Kris Seago
Government/Political Science
Material Type:
Full Course
Academic Lower Division
Austin Community College
  • ACC Liberal Arts
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    Glossary: The Texas State Constitution and Federalism

    bill of attainder: a legislative action declaring someone guilty without a trial; prohibited under the Constitution

    bill of rights: (sometimes called a declaration of rights or a charter of rights) a list of the most important rights to the citizens. The purpose is to protect those rights against infringement from public officials and private citizens.

    coercive federalism: federal policies that force states to change their policies to achieve national goals

    comity: the legal principle that political entities (such as states, nations, or courts from different jurisdictions) will mutually recognize each other’s legislative, executive, and judicial acts. The underlying notion is that different jurisdictions will reciprocate each other’s judgments out of deference, mutuality, and respect.

    concurrent powers: shared state and federal powers that range from taxing, borrowing, and making and enforcing laws to establishing court systems

    Confederacy: The Confederate States of America, those southern states that seceded from the United States in late 1860 and 1861 and argued that the power of the states was more important the power of the central government

    constituent: a person living in the district from which an official is elected

    constitution: the legal structure of a government which establishes its power and authority, as well as the limits on that power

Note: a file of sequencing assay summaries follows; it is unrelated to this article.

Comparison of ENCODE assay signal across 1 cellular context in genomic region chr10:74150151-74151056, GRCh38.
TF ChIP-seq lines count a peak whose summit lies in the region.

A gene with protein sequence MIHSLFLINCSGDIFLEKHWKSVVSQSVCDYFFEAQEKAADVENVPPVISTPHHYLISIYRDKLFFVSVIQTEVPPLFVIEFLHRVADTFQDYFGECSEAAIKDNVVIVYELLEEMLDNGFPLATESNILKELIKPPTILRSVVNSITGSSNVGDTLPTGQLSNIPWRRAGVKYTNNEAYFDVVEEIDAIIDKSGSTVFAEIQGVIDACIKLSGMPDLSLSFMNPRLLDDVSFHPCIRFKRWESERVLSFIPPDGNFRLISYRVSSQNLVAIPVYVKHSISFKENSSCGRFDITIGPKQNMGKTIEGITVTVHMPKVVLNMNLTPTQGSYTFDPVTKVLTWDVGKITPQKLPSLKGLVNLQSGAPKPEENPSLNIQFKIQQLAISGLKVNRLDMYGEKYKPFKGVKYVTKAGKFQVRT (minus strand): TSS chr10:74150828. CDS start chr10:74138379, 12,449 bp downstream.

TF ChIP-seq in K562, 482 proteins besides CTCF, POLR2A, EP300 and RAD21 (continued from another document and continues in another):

cooperative federalism: a type of federalism existing since the New Deal era in which grants-in-aid have been used to encourage states and localities (without commanding them) to pursue nationally defined goals; also known as "intergovernmental cooperation"

    devolution: a process in which powers from the central government in a unitary system are delegated to subnational units

    dual federalism: the system of government that prevailed in the U.S. from 1789 to 1937, during which most fundamental governmental powers were strictly separated between the federal and state governments

    elastic clause: the last clause of Article I, Section 8, which enables the national government “to make all Laws which shall be necessary and proper for carrying” out all its constitutional responsibilities

    ex post facto law: a law that criminalizes an act retroactively; prohibited under the Constitution

    federalism: an institutional arrangement that creates two relatively autonomous levels of government, each possessing the capacity to act directly on the people with authority granted by the national constitution.

    full faith and credit: clause found in Article IV, Section 1, of the Constitution, this clause requires states to accept court decisions, public acts, and contracts of other states; also referred to as the comity provision

    line-item veto: In United States government, the line-item veto, or partial veto, is the power of executive authority to nullify or cancel specific provisions of a bill, usually a budget appropriations bill, without vetoing the entire legislative package.

    poll tax: a state tax imposed on voters as a prerequisite for voting; poll taxes were determined unconstitutional in national elections by the Twenty-Fourth Amendment, and in state elections by the Supreme Court in 1966

    privileges and immunities clause: found in Article IV, Section 2, of the Constitution, this clause prohibits states from discriminating against out-of- staters by denying such guarantees as access to courts, legal protection, and property and travel rights

    separation of powers: the division of governmental power among several institutions that must cooperate in decision making.

    states: governments at the subnational level

    suffrage: term referring to the right to vote

    unitary system: a centralized system of government in which the subnational government is dependent on the central government, where substantial authority is concentrated

    writ of habeas corpus: a petition that enables someone in custody to petition a judge to determine whether that person’s detention is legal

    References and Further Reading

    Cornell Law School: Legal Information Institute. Comity. Accessed August 25, 2019

    Licensing and Attribution


    The Texas State Constitution and the American Federal System: Glossary. Authored by: John Osterman. License: CC BY: Attribution